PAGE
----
upon the estate limited to the person to whom the power is given, and the exercise of which will affect his interest; as where a power is given to a tenant for life to make leases in possession. A power in
i Sug. Pow. 46.
Powers may be created by any words which clearly Creation of indicate an intention to that effect. Trustees of set- Powers. tlements and mortgagees have also had various powers of sale and exchange conferred on them by statute, but to these we shall refer more fully in a later part of this work. We pass on therefore to consider, 1st, How powers may be exercised. 2d, How they may be destroyed, or alienated.
to create a
It will be remembered that, for the purpose of the Exercise of first question to be considered, powers are divided Powers. into those which are particular, and those which are general. The first point to be noticed as to their Must not tend exercise, is that it must not tend to create a per- perpetuity. petuity. The application of this principle differs according to the class of the power. For as to particular powers, the rule is that, when the power is exercised, the limitation thus created is to be read as if it had been inserted in the instrument creating the power, at the time when that instrument came into operation ; 3 and then the validity of the execution of the power will turn upon the question whether the limitation, so read, sins against the rule against perpetuities. It will be seen from this statement that the power is not bad because the exercise of it might have tended to a perpetuity. It is the actual, and not the hypothetical, exercise of the power, which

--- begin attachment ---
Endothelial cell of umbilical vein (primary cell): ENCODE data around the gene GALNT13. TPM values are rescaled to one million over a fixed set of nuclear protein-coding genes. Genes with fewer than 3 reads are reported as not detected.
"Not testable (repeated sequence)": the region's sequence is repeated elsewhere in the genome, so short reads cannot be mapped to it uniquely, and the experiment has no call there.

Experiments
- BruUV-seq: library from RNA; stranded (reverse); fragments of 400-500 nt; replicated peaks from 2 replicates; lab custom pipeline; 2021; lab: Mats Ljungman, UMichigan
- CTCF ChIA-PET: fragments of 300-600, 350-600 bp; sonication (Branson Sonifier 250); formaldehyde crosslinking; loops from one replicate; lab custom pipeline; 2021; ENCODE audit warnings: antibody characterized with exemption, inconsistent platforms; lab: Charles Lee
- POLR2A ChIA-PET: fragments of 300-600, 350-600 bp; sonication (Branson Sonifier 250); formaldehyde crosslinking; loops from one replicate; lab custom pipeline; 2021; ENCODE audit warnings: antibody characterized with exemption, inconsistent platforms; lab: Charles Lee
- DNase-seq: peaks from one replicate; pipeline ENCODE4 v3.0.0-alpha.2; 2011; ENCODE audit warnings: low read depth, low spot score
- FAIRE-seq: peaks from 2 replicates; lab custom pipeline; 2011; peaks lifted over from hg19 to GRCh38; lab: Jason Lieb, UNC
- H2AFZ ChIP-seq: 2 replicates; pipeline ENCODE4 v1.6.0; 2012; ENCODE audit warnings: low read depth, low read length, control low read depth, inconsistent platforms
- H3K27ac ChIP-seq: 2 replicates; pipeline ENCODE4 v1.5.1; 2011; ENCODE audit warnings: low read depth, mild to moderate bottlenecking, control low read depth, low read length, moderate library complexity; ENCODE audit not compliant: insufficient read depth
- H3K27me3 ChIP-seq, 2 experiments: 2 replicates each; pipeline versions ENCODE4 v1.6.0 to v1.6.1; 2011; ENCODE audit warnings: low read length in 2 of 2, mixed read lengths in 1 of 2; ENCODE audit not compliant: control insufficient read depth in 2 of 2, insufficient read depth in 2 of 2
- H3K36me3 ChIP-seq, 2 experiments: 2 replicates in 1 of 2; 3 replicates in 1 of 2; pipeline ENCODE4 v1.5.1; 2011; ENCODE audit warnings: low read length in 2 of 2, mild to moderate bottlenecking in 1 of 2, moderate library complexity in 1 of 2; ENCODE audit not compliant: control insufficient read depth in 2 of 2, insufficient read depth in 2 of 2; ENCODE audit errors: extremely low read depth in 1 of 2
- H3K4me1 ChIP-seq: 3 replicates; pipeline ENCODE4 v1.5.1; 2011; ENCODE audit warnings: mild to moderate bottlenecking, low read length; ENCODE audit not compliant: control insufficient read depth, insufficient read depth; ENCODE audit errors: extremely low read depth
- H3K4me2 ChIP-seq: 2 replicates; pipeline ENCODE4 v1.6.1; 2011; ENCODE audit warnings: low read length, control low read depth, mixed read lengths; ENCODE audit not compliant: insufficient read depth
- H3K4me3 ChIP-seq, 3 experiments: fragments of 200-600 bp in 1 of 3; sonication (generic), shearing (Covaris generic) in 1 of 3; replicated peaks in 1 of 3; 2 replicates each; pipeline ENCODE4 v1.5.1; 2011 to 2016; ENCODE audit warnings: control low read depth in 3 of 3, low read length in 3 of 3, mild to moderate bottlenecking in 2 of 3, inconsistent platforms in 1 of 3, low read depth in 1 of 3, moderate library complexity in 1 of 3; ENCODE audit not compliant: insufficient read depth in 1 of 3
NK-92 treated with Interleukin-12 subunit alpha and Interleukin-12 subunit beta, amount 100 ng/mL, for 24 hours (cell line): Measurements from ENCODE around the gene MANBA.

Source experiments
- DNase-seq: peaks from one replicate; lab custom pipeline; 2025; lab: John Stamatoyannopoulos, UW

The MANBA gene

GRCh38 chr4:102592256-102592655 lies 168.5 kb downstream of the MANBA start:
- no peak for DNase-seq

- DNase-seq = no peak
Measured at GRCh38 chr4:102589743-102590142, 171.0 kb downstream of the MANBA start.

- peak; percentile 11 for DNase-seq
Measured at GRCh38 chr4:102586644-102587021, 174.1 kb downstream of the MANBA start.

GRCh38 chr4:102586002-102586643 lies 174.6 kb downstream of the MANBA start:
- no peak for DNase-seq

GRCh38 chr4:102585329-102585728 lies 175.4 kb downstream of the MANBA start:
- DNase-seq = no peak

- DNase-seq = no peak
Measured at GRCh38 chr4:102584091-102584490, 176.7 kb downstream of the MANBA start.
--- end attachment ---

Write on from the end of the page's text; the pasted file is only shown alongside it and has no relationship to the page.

1 Sug. Pow. 47.
2 23 & 24 Vict. c. 145. 8 See Doe v. Cavendish, 4 T. R. 741 n.
4 Spencer v. Marlborough, 3 Bro. P. C. 232; Jones v. Winwood, 3 Mee. & W. 653; Massey v. Barton, 7 Ir. Eq. Rep. 95.